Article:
• Address and resolve necessary issues: As noted, during a divorce, many issues arise. There will be issues pertaining to your children, if you have them– issues regarding your custody arrangement, and child support. There may be issues regarding alimony or spousal support. Couples will also need to address and resolve how they will divide and distribute any assets or debts. Depending on your circumstances, you may have any number of other issues to resolve as well. As a couple, you will need to determine how you want to resolve those issues – whether in or outside of, a courtroom. Increasingly, many couples are choosing to resolve their issues out of a courtroom – through alternative resolution methods like mediation, lawyer-led settlement negotiations, or collaborative law. Often, these methods are preferred by many couples because they provide the freedom and flexibility to address issues in a way that works for each individual family – as opposed to having those matters decided by a judge. After all, even the most well-intentioned of judges will never know and understand your family the way that you do. In other circumstances, however, the dynamic between a couple is simply of such a nature that cooperating in a casual setting outside of a courtroom won’t work. In those cases, the best option may be to have a judge decide the issues between you.
  • Obtain a decree of divorce: After you have gone through this process, and all issues have been resolved, you’ll obtain what is known as an official “decree” of divorce. Once that decree is granted, you will no longer be married in the eyes of the law, and you’ll be free to move ahead toward your next chapter, and all that it holds.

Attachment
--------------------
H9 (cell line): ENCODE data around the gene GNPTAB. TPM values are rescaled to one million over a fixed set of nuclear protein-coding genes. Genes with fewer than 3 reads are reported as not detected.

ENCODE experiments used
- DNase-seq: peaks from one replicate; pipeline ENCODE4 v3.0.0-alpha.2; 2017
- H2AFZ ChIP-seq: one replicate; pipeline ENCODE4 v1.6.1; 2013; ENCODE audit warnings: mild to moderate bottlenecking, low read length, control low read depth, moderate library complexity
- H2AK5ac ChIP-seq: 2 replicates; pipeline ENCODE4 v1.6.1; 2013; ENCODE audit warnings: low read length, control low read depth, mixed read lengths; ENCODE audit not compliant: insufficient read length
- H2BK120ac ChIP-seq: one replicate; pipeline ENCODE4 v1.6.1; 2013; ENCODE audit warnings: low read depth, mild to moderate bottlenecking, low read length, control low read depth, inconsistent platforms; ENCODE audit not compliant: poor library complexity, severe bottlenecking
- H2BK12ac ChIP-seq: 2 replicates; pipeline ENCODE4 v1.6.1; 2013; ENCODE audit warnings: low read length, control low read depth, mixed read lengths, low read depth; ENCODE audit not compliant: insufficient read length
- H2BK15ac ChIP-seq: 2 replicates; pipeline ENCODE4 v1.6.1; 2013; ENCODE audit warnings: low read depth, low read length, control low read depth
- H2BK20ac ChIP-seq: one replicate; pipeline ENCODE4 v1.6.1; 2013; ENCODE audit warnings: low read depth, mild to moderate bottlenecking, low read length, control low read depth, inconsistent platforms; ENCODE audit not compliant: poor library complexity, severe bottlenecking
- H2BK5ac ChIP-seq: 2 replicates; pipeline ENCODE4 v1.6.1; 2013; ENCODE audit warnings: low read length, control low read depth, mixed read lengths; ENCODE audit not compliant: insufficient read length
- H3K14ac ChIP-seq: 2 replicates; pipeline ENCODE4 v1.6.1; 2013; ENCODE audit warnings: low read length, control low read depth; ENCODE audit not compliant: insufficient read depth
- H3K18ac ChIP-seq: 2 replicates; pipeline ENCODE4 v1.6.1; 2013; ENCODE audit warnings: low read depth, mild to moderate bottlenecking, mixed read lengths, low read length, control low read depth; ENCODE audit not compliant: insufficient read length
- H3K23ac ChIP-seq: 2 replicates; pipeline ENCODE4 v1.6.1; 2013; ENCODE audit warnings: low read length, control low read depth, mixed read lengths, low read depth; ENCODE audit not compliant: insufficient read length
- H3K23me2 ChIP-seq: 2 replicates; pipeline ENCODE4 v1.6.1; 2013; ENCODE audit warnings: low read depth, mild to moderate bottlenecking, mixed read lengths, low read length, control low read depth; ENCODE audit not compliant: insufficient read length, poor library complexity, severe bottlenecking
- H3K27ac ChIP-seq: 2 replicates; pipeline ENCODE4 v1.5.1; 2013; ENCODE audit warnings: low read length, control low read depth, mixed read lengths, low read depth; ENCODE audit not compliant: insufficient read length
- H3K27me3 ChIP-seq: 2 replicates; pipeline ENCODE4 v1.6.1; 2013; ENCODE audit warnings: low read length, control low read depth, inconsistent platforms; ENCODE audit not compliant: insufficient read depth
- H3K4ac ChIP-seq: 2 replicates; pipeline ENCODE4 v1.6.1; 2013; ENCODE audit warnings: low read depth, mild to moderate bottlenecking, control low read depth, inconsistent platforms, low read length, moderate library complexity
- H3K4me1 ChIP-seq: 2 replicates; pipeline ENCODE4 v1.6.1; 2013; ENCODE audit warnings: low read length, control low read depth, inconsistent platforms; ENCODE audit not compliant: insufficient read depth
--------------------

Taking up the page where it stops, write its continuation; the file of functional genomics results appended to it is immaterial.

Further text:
While this is a general “step-by-step” summation of the process that many couples in North Carolina go through to seek and obtain a divorce, it’s important to remember that every couple is different. Each couple will have their own unique circumstances, and as a result, certain aspects of the divorce process may vary. That’s why it’s important to seek advice and representation from an attorney you trust. At The Law Office of Dustin McCrary, we’re here for you.

The Law Office of Dustin McCrary – Here for You

Whether you are considering filing for divorce in North Carolina, or whether you are already somewhere in the midst of the divorce process, at the Law Office of Dustin McCrary, we’ll meet you wherever you are. We’re passionate about helping clients through each step of the divorce process with the right blend of compassionate and comprehensive representation you need. We know divorce law. We’ve represented countless clients just like you, who want to move forward toward a better and brighter chapter ahead. We’re here to help you get there. 

If you need help with any aspect of the divorce process, there’s no time like now to take the first step and give us a call. We would be honored to have the opportunity to listen, learn about you, and let you know how we may be able to assist you. At the Law Office of Dustin McCrary, we consider it a privilege to serve this community, and we are proud of our reputation for doing that well. We look forward to speaking with you soon.